Kelly calls it “white dreamtime,” and it’s thrown in his face – first as a grad student, by his (Chinese) thesis supervisor, then by Martin, years later, who has voluntarily woken from the dream: “You feel like you had to work hard for what you’ve got, but not that hard, in the end, right?”

They dismiss his depression as a phase, his self-loathing as a choice. They explain that because he has access to almost every space, there are some spaces where he should not “push [his] way in.” He cannot really live in Wudeng, China, the place where he met Wendy and the backdrop of so much happiness, not the way he wants to – as a citizen, someone who belongs. Kelly feels the truth of what they’re saying, but also the quiet, personal agitation of having your feelings diminished and seeing the door you want to pass through closed (even while an almost infinite number lay open). Martin, and his surgeon in Bangkok, can open that door.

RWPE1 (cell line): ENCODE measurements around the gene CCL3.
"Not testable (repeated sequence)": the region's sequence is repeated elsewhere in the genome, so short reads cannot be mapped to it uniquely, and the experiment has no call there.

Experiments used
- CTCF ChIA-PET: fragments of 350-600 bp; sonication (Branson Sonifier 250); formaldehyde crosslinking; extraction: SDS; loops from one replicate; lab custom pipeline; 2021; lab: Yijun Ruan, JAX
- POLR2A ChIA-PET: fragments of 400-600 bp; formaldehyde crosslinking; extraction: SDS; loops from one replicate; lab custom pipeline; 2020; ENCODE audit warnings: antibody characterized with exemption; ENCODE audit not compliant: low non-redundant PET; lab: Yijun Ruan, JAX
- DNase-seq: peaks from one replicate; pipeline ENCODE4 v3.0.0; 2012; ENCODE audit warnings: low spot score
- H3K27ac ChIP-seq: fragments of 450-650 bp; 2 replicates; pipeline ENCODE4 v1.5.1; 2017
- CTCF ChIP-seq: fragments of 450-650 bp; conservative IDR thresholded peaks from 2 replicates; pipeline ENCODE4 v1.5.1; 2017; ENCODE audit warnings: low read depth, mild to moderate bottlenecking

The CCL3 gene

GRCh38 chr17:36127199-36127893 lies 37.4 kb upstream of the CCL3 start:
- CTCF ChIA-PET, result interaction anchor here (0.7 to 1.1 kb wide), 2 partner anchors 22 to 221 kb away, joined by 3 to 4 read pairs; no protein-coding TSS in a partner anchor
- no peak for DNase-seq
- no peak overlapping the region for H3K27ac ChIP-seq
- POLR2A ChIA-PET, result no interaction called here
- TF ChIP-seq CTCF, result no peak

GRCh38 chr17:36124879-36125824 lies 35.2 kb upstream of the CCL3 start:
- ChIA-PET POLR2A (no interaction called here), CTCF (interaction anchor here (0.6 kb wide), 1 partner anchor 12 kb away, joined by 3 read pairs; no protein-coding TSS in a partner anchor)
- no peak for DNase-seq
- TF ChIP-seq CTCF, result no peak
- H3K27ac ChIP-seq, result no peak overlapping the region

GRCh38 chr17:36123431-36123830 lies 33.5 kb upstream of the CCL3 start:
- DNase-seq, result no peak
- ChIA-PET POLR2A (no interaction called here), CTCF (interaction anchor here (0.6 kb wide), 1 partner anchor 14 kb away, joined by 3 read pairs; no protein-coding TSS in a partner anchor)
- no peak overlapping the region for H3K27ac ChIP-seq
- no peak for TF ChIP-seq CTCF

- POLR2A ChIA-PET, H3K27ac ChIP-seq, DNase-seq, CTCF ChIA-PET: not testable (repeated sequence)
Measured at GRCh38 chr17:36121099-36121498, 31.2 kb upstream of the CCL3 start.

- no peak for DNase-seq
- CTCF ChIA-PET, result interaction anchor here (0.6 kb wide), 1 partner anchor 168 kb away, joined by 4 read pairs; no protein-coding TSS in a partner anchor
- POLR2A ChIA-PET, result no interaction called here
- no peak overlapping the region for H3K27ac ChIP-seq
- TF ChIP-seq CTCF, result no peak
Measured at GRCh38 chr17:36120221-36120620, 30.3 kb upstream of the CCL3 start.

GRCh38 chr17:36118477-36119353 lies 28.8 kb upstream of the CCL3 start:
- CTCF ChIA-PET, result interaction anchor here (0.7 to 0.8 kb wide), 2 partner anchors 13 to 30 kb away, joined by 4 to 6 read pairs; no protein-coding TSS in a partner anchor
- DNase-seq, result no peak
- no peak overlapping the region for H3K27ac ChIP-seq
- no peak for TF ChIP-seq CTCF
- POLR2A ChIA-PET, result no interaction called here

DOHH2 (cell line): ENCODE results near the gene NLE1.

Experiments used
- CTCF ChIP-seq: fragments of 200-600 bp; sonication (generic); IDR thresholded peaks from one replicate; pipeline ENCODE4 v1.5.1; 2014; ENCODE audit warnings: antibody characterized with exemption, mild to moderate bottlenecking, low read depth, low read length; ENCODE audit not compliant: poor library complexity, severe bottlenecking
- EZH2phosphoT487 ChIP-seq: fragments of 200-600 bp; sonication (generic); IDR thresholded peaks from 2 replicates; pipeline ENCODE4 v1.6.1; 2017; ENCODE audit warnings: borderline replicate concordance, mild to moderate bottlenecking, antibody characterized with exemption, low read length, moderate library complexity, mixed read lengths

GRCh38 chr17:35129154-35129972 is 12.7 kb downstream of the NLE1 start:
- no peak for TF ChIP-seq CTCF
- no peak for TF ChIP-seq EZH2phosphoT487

Writing about some of the most divisive topics of our time, Row pulls no punches. Your Face in Mine isn’t a “well-handled” or “sensitive” treatment of race; it’s provocative, uneasy, and audacious. As with the best speculative works, it presents a hypothetical, literally post-racial future to comment on our very racial present. The result is a unique entry into an urgent conversation.

Kim Fu is the author of the poetry collection How Festive the Ambulance (Nightwood Editions, 2016) and novel For Today I Am a Boy (Houghton Mifflin Harcourt, 2014). More from this author →